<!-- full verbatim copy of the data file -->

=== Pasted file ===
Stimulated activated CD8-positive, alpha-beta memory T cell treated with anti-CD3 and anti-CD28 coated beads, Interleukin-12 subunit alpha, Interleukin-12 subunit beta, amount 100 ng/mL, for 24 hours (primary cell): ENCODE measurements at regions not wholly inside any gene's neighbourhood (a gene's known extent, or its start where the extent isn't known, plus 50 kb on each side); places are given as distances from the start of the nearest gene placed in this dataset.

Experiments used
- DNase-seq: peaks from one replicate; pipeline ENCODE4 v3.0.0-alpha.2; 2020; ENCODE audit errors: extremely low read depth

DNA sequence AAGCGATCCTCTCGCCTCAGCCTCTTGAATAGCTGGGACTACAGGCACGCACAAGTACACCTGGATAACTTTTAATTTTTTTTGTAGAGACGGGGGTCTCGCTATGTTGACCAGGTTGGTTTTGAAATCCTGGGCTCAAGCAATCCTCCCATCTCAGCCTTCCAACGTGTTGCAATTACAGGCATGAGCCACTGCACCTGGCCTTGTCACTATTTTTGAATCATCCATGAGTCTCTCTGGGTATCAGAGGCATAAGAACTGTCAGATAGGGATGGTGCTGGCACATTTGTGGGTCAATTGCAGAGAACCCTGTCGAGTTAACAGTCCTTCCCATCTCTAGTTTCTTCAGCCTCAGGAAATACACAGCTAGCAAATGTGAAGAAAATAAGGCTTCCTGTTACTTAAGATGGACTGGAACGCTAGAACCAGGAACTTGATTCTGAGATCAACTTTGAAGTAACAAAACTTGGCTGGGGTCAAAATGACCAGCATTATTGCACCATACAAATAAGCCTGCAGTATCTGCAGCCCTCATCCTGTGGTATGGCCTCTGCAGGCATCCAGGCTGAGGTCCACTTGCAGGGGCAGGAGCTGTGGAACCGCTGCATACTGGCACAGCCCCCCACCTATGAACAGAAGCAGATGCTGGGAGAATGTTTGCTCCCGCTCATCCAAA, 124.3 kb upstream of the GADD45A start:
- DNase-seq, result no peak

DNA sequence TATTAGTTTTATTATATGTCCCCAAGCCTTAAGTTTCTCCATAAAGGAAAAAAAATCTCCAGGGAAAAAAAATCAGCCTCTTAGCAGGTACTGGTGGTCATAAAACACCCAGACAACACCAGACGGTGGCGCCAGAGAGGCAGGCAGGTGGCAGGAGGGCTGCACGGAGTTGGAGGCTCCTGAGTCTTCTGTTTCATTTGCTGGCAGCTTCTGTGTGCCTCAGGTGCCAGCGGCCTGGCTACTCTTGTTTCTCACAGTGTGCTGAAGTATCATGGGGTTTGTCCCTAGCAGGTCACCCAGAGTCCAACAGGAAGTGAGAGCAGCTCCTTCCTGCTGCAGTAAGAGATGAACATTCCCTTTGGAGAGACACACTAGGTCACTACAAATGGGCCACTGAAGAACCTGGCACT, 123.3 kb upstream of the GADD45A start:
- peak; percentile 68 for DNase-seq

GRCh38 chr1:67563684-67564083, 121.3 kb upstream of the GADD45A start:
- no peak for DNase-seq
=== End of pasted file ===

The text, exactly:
Stimulated activated CD8-positive, alpha-beta memory T cell treated with anti-CD3 and anti-CD28 coated beads, Interleukin-12 subunit alpha, Interleukin-12 subunit beta, amount 100 ng/mL, for 24 hours (primary cell): ENCODE measurements at regions not wholly inside any gene's neighbourhood (a gene's known extent, or its start where the extent isn't known, plus 50 kb on each side); places are given as distances from the start of the nearest gene placed in this dataset.

Experiments used
- DNase-seq: peaks from one replicate; pipeline ENCODE4 v3.0.0-alpha.2; 2020; ENCODE audit errors: extremely low read depth

DNA sequence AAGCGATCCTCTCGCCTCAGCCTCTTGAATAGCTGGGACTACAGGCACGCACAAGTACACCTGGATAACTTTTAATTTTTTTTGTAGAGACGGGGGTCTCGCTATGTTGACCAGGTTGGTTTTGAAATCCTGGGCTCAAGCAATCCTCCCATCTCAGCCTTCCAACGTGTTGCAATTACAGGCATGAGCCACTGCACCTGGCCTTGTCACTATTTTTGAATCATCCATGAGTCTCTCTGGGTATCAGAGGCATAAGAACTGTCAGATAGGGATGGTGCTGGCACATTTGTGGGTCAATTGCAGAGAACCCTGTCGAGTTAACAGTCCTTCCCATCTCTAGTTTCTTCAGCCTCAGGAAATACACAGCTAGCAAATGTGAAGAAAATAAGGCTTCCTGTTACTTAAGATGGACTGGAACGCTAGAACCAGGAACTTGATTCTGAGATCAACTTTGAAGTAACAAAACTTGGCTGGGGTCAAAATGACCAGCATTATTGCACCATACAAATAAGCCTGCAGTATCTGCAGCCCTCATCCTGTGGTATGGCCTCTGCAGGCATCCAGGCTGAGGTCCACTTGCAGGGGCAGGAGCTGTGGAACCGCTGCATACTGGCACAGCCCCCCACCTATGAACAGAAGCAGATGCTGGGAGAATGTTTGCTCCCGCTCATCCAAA, 124.3 kb upstream of the GADD45A start:
- DNase-seq, result no peak

DNA sequence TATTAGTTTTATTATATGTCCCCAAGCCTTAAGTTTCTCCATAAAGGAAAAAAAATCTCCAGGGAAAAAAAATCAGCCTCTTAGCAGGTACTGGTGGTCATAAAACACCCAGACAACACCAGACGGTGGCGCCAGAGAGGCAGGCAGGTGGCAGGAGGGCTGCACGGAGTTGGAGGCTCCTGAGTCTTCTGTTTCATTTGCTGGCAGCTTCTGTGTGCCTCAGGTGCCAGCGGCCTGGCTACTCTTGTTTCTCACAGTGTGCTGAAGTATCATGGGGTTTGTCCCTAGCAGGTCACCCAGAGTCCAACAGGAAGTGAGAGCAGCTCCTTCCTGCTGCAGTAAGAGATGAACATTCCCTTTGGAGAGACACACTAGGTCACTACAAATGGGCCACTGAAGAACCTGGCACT, 123.3 kb upstream of the GADD45A start:
- peak; percentile 68 for DNase-seq

GRCh38 chr1:67563684-67564083, 121.3 kb upstream of the GADD45A start:
- no peak for DNase-seq